Intercollegiate student-athletes appear to be a high-risk population with respect to mental health. Student athletic therapists are one of the groups with whom these athletes may be comfortable disclosing concerns. The current study investigated the relationship between mental health literacy and mental health referral efficacy in a sample of intercollegiate student therapists. One hundred and eleven student athletic therapists (81 female, 29 male, 1 nondiscloure) competed a revised version of the multicomponent mental health literacy measure and a four-item measure of mental health referral efficacy. T tests revealed statistically significant differences in mental health literacy by gender and personal history, and a multiple linear regression revealed a significant model predicting referral efficacy from mental health literacy. There are several implications of these results, particularly when working with a high-risk population of student-athletes.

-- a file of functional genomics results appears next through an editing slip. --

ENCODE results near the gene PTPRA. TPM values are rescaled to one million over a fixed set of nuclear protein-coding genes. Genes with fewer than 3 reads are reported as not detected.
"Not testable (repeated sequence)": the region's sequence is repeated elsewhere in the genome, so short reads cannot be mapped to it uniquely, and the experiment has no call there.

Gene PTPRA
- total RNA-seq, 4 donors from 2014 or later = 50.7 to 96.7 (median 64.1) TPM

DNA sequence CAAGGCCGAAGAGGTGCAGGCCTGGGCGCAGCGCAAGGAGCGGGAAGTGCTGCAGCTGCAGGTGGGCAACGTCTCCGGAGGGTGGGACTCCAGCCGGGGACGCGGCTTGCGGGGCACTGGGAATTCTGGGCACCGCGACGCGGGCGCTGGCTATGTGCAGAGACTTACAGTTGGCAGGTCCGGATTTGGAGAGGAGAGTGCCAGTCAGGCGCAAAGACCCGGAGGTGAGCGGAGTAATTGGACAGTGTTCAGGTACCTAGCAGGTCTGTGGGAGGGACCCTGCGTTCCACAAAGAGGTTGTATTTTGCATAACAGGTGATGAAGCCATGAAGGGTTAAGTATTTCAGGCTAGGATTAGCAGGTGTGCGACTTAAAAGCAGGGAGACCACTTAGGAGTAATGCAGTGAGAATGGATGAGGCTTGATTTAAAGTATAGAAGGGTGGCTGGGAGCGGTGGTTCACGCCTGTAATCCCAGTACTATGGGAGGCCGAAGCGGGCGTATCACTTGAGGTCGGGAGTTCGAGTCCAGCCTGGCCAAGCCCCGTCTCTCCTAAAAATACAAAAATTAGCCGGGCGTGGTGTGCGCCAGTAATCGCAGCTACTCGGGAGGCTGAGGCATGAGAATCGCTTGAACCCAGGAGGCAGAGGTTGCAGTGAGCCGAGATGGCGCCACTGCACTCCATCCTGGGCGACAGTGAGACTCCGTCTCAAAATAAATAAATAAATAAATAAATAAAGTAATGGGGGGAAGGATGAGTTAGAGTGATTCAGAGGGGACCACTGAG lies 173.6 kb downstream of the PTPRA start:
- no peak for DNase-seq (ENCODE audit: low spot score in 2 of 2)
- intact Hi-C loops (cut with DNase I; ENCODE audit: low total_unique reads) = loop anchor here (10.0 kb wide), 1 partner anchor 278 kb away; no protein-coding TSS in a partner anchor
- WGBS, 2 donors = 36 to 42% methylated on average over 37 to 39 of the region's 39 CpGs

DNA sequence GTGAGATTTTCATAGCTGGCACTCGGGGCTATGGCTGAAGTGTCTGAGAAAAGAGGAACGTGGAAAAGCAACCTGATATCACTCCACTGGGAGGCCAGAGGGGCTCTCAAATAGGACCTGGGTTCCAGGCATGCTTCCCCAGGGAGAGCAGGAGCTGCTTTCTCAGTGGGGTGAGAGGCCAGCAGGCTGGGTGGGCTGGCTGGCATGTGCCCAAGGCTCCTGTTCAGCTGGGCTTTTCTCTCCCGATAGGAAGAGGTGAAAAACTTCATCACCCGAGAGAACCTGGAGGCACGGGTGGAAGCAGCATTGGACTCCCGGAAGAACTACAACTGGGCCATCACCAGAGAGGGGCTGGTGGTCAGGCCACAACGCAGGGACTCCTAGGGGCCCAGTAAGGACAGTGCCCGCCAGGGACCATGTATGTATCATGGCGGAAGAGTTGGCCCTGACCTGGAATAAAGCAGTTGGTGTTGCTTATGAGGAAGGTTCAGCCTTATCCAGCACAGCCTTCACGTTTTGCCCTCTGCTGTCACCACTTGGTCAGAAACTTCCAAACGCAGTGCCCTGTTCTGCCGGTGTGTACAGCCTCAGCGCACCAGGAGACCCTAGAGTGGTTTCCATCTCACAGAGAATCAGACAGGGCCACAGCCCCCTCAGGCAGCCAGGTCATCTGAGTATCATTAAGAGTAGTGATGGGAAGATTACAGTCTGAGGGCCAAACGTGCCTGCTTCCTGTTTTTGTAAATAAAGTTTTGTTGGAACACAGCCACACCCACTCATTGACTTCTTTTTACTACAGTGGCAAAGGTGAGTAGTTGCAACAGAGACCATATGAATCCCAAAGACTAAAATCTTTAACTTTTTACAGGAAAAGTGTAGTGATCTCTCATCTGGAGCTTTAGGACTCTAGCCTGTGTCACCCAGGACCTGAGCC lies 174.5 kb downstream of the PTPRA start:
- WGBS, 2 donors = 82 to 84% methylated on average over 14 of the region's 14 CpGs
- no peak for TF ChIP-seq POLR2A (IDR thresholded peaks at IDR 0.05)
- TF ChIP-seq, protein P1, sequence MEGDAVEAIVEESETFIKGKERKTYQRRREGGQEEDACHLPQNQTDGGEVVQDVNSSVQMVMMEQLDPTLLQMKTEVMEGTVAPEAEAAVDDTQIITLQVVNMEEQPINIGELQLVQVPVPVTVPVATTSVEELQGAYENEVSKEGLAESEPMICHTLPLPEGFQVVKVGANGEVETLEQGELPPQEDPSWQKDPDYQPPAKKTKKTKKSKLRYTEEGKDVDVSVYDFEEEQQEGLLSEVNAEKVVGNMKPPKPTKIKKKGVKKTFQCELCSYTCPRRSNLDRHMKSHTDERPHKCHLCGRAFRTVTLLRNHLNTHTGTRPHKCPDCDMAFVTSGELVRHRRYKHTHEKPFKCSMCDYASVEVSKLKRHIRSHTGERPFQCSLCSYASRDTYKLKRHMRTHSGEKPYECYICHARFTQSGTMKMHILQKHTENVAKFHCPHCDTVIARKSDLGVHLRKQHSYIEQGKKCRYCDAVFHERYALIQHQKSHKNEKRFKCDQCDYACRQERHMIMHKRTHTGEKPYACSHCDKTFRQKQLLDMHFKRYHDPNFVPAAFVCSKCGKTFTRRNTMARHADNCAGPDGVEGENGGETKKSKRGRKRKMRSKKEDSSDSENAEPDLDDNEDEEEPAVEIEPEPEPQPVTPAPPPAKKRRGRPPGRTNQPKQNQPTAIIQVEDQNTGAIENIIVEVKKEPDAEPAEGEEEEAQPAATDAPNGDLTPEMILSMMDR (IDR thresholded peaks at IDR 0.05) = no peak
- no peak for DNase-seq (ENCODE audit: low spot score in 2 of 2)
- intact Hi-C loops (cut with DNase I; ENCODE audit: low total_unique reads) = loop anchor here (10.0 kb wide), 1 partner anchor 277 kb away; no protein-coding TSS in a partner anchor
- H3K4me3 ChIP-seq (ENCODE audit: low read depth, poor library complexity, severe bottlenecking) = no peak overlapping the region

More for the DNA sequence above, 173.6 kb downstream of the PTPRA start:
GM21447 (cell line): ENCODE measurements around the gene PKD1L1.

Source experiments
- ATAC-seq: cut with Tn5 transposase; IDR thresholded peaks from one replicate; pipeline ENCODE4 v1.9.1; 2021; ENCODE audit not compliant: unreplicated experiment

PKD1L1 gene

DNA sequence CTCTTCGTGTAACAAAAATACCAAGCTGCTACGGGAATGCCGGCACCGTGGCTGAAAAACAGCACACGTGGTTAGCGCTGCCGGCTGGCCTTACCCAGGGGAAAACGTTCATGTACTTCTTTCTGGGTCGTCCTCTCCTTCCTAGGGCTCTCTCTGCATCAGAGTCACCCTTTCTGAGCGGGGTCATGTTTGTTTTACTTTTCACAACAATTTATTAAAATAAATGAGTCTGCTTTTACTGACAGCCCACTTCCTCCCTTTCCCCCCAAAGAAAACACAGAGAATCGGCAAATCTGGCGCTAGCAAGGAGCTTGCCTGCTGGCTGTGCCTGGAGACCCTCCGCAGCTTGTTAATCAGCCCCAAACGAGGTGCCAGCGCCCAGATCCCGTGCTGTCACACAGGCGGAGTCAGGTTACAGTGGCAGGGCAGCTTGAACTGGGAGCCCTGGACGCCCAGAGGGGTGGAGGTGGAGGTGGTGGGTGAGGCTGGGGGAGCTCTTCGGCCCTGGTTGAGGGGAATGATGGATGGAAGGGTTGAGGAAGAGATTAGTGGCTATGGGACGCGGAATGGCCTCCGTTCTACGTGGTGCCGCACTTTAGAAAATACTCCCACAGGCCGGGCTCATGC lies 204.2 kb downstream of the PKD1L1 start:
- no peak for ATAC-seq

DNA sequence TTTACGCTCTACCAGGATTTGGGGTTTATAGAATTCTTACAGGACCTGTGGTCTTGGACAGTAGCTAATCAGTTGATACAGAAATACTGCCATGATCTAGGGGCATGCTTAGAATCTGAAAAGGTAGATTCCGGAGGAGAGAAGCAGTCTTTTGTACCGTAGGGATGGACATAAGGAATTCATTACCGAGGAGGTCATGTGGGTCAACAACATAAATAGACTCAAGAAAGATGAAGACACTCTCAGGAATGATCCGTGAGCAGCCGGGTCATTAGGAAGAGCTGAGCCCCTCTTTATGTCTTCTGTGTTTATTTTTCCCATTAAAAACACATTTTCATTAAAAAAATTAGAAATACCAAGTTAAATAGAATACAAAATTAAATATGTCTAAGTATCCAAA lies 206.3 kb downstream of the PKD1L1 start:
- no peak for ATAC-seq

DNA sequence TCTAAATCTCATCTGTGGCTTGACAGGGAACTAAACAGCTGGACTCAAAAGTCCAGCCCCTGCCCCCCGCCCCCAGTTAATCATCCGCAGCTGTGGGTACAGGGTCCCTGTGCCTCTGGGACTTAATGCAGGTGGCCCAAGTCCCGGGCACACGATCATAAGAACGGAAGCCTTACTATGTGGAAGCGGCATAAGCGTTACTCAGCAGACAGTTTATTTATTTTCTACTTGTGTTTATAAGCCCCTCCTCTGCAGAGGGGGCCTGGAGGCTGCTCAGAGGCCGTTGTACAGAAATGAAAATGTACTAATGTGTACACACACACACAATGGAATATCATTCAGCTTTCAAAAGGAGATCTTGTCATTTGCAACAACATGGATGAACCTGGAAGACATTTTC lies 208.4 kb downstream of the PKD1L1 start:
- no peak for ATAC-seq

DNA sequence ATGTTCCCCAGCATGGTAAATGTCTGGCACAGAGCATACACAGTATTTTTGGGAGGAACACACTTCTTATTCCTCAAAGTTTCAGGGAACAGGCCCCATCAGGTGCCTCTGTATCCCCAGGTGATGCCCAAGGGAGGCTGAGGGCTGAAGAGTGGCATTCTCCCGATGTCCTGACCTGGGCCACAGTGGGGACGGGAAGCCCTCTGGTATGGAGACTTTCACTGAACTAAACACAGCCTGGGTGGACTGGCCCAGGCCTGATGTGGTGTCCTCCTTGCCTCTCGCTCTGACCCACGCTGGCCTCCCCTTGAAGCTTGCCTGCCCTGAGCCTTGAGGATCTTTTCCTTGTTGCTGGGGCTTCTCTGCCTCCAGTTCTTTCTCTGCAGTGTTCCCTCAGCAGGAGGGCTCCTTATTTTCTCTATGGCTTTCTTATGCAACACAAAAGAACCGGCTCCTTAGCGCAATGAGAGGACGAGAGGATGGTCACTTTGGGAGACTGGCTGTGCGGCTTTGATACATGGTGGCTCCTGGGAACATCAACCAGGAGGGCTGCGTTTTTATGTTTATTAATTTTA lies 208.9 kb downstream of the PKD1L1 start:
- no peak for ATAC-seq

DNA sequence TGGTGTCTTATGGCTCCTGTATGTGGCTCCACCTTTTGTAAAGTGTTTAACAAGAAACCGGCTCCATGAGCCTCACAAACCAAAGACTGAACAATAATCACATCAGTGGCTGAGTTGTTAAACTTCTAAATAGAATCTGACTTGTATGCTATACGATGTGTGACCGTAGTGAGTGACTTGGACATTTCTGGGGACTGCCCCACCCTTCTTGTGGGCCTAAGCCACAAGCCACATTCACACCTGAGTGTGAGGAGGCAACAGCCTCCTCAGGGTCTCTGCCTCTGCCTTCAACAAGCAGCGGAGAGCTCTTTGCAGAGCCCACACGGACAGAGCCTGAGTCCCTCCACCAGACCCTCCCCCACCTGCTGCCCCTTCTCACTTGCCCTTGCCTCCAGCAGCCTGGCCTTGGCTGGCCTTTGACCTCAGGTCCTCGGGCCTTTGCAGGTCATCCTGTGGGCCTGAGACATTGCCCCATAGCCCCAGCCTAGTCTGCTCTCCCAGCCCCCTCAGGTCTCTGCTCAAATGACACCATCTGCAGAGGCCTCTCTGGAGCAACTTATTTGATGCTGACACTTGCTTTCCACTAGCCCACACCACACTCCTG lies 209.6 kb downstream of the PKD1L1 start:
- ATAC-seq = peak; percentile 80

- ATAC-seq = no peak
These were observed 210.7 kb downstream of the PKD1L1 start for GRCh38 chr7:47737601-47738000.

Andreas Kuettel, Natalie Durand-Bush, and Carsten H. Larsen
The purpose of this study was (a) to investigate gender differences in mental health among Danish youth soccer players, (b) to discover the mental health profiles of the players, and (c) to explore how career progression and mental health are related. A total of 239 Danish youth elite soccer players (M = 16.85, SD = 1.09) completed an online questionnaire assessing mental well-being, depression, anxiety, along with other background variables. Female players scored significantly lower on mental well-being and had four times higher odds of expressing symptoms of anxiety and depression than males. Athletes’ mental health profiles showed that most athletes experience low depression while having moderate mental well-being. Depression, anxiety, and stress scores generally increased when progressing in age, indicating that the junior–senior transition poses distinct challenges to players’ mental health, especially for female players. Different strategies to foster players’ mental health depending on their mental health profiles are proposed.
Eleftherios Paraskevopoulos, Georgios Gioftsos, Georgios Georgoudis, and Maria Papandreou